posted October 31, 2015 at 11:50 pm by Roderick T. dela Cruz [ manilastandardtoday.com ]
Sales growth of mid-scale residential condominiums in the Philippines has begun to soften, with some buyers stopping their monthly installments, according to an expert in Asian real estate and hospitality industries.
“We are concerned over the mid-scale real estate. We are seeing that growth has been getting softer in the past 12 to 18 months....Potential buyers are not completing sales on a broad basis,” says Bill Barnett, an American national who oversaw the development of several hotels and other properties in the Philippines in the past.
A view of high-end condominium buildings along Ayala Ave. in Makati City. Shown right is C9 Hotelworks Company Limited founder and managing director Bill Barnett.
“There is a slowdown in the broad market, where it is [easy to become] speculative. People were buying second or third homes. That happened in China, where people were buying multiple units because of the availability of [cheap] credit. People buying second or third units and flipping them out could be gone,” Barnett says in an interview at Peninsula Hotel Manila in Makati City.
Barnett, the founder and managing director of Phuket-based asset management and hospitality consulting company C9 Hotelworks Company Limited, monitors the real estate and hospitality sectors across 12 Asian countries, including the Philippines.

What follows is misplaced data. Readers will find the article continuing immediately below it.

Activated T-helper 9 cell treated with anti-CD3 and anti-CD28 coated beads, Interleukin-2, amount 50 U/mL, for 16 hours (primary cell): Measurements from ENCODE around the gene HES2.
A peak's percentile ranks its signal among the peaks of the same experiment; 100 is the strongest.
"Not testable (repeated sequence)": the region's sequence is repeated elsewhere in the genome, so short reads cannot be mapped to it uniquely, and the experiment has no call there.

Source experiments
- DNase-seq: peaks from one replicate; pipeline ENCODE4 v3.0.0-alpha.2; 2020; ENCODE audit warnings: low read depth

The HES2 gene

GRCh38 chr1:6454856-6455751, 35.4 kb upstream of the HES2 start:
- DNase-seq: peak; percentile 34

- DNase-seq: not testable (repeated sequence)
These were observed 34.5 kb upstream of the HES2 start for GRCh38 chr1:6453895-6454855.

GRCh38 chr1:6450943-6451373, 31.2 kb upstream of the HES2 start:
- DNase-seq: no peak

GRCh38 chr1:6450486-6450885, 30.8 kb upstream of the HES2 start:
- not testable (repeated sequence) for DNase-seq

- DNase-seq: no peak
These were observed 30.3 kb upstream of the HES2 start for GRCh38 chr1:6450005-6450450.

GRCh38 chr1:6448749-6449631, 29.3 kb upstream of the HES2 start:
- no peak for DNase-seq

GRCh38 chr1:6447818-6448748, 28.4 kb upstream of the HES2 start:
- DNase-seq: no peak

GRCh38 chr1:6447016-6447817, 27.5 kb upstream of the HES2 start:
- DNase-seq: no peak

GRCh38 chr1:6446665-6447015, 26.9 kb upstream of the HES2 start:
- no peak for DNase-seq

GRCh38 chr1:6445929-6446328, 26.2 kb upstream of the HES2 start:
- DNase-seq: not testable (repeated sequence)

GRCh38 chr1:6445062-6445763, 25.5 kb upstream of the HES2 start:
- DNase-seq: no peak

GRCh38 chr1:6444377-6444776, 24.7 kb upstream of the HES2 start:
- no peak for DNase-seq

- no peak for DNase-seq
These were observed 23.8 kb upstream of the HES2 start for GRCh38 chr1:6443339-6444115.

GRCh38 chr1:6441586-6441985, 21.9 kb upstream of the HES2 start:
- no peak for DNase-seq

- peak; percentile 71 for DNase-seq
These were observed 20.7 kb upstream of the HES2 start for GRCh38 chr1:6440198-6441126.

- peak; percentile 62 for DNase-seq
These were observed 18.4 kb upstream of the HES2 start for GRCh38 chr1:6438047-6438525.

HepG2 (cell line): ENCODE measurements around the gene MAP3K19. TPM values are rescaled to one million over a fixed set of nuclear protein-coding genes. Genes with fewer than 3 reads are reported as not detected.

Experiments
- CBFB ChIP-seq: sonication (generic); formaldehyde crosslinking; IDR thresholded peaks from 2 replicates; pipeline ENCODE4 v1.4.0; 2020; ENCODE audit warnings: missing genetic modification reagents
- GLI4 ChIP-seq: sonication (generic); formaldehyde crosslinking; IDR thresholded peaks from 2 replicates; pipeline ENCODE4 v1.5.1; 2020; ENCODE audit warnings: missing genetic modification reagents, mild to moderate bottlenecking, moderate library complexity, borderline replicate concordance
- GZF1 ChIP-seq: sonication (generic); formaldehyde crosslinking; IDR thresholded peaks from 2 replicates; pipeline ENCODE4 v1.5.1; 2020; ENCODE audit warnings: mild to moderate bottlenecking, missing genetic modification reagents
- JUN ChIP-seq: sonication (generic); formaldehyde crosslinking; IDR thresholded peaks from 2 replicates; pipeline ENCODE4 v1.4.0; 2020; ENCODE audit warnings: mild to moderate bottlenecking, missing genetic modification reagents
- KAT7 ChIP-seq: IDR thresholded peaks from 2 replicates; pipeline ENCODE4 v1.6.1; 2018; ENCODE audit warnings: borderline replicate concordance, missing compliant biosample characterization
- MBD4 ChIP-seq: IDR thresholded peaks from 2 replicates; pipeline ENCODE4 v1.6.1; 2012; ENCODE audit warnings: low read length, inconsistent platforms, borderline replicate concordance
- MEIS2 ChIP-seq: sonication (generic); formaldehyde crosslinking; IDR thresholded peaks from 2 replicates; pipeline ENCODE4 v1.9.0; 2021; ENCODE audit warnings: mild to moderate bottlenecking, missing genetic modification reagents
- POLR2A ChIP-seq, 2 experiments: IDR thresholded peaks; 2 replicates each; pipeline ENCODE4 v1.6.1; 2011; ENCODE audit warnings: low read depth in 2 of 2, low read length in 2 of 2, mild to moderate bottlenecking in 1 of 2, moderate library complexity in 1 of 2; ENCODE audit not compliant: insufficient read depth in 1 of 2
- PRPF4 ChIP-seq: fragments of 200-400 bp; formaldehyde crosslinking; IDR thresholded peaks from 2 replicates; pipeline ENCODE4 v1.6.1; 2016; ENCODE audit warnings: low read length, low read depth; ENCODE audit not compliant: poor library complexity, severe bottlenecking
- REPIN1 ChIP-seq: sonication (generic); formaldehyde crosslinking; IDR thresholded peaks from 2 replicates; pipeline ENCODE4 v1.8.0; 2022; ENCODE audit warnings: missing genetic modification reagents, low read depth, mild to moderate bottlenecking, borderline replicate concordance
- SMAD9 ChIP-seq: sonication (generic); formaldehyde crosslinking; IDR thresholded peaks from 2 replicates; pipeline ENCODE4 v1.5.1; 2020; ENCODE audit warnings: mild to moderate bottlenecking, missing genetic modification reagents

He clarifies that while the mid-scale residential sector has been slowing down, the higher end of the industry and the hotel-branded residences remain in the upswing. “In good locations, and in upper end of the market, that [softening] is not happening,” he says.
“Over the next five years, we see growth of 10 to 20 percent per annum, which is extremely high. We think that because there will be a lot more luxury properties coming to Metro Manila and resort areas, which are broadly untapped. We think we will see a lot of resort-grade projects,” Barnett says.
Most residential projects tap high-income Filipinos and expatriates, according to global property website Lamudi. Ordinary office workers, however, do not have the capability to buy homes in commercial business districts where they work, it says.